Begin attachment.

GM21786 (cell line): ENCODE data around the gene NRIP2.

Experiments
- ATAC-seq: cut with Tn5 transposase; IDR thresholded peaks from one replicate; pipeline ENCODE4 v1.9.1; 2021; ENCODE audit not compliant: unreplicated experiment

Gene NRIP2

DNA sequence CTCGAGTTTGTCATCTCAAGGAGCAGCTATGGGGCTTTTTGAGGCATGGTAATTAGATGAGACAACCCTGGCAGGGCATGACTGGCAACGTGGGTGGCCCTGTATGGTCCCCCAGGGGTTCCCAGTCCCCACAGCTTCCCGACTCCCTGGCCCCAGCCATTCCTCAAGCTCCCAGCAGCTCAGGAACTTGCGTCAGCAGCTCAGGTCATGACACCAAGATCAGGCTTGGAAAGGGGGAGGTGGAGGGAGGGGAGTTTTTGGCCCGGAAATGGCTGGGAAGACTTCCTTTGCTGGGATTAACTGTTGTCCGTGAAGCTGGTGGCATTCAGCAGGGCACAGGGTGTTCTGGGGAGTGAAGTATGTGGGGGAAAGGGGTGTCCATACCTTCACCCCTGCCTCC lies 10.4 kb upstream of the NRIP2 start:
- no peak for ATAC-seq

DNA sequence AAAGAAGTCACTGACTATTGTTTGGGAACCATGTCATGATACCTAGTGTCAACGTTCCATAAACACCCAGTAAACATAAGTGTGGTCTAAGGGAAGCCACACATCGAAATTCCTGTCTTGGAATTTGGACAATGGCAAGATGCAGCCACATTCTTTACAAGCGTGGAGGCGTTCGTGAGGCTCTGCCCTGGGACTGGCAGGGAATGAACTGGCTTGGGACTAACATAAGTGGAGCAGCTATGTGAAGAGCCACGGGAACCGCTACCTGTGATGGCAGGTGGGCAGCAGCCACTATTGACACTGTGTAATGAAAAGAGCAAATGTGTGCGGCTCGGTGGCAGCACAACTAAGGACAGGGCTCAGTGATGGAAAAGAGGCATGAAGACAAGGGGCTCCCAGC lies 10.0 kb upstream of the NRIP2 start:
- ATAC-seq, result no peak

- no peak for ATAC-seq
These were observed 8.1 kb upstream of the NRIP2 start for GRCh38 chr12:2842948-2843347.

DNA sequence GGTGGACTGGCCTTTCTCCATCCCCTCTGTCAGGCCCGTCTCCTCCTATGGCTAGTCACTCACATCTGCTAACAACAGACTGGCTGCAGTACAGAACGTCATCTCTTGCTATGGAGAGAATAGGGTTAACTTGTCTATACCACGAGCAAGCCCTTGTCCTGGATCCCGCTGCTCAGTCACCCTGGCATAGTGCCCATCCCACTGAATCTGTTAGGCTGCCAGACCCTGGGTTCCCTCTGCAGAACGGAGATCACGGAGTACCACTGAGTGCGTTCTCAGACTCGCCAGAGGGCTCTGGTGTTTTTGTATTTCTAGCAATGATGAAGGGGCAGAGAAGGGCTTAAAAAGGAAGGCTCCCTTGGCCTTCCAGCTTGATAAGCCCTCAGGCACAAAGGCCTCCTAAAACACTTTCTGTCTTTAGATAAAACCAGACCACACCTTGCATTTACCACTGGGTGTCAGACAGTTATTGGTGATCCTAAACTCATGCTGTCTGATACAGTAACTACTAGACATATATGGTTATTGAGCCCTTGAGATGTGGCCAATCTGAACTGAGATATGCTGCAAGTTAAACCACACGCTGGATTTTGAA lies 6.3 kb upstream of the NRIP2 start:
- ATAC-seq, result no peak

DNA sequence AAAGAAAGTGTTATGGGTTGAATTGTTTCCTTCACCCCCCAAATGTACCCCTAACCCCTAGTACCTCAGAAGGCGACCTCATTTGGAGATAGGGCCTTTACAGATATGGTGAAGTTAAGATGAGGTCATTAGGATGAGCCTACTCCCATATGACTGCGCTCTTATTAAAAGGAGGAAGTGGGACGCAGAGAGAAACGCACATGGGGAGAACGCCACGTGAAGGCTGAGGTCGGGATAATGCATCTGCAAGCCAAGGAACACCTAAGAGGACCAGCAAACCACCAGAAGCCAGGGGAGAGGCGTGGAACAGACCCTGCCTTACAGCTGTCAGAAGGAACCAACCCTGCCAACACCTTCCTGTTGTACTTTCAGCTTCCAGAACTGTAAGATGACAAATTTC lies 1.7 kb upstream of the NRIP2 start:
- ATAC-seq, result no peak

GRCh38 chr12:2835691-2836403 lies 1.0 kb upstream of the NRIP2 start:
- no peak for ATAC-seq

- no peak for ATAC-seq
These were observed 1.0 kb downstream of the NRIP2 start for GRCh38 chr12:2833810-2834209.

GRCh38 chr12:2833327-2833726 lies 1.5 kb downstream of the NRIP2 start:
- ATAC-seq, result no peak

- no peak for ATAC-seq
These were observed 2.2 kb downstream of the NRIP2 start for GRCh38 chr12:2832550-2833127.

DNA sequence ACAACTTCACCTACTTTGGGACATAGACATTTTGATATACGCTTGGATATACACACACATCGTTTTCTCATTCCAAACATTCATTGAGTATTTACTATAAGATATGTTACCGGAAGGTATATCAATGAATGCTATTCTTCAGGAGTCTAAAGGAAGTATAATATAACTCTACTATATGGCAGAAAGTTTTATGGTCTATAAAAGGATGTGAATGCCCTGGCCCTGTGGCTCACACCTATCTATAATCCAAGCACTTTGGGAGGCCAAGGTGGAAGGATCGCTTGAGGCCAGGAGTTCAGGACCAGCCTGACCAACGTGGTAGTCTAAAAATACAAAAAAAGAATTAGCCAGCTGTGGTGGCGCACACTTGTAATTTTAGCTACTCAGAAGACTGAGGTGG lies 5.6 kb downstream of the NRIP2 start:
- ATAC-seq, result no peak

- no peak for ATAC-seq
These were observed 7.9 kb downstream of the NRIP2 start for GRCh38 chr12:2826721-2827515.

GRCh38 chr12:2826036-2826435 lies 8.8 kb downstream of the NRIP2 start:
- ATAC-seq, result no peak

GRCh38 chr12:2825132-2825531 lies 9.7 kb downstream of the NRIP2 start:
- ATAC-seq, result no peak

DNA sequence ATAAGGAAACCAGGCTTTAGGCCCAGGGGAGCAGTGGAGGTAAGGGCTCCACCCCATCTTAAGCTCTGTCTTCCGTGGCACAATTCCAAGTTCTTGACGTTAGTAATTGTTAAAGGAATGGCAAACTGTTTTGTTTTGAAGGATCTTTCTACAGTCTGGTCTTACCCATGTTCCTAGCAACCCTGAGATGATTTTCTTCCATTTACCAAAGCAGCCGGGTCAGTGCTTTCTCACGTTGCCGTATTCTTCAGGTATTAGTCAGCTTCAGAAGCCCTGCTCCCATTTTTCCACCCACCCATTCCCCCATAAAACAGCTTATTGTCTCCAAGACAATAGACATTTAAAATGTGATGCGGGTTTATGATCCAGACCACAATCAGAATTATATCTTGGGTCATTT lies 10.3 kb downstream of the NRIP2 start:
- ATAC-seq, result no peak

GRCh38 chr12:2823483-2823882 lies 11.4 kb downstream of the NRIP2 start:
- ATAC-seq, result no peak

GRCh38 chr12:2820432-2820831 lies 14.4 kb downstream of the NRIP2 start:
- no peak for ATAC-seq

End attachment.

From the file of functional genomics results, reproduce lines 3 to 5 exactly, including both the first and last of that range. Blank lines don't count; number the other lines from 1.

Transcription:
- ATAC-seq: cut with Tn5 transposase; IDR thresholded peaks from one replicate; pipeline ENCODE4 v1.9.1; 2021; ENCODE audit not compliant: unreplicated experiment

Gene NRIP2

DNA sequence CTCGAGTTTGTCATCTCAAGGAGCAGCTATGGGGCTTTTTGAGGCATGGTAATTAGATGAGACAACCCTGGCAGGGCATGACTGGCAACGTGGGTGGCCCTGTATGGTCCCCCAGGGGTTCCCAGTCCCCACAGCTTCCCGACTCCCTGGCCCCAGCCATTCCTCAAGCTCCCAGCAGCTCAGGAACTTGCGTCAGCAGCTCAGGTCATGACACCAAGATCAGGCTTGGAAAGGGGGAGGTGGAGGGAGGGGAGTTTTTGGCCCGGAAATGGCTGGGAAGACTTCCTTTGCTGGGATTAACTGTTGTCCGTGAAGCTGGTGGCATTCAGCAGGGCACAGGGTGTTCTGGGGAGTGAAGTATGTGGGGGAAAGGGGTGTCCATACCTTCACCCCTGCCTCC lies 10.4 kb upstream of the NRIP2 start: